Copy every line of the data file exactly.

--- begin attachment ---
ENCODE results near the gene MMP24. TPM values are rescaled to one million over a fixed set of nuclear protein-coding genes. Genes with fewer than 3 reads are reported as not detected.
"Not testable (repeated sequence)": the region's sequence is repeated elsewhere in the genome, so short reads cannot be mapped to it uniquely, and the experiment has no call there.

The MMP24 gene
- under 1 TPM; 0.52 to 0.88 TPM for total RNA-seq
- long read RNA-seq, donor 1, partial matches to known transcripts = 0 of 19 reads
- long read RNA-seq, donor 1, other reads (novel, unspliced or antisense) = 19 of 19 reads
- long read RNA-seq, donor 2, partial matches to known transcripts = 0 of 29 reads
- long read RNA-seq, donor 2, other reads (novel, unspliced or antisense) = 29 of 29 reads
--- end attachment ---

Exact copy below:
ENCODE results near the gene MMP24. TPM values are rescaled to one million over a fixed set of nuclear protein-coding genes. Genes with fewer than 3 reads are reported as not detected.
"Not testable (repeated sequence)": the region's sequence is repeated elsewhere in the genome, so short reads cannot be mapped to it uniquely, and the experiment has no call there.

The MMP24 gene
- under 1 TPM; 0.52 to 0.88 TPM for total RNA-seq
- long read RNA-seq, donor 1, partial matches to known transcripts = 0 of 19 reads
- long read RNA-seq, donor 1, other reads (novel, unspliced or antisense) = 19 of 19 reads
- long read RNA-seq, donor 2, partial matches to known transcripts = 0 of 29 reads
- long read RNA-seq, donor 2, other reads (novel, unspliced or antisense) = 29 of 29 reads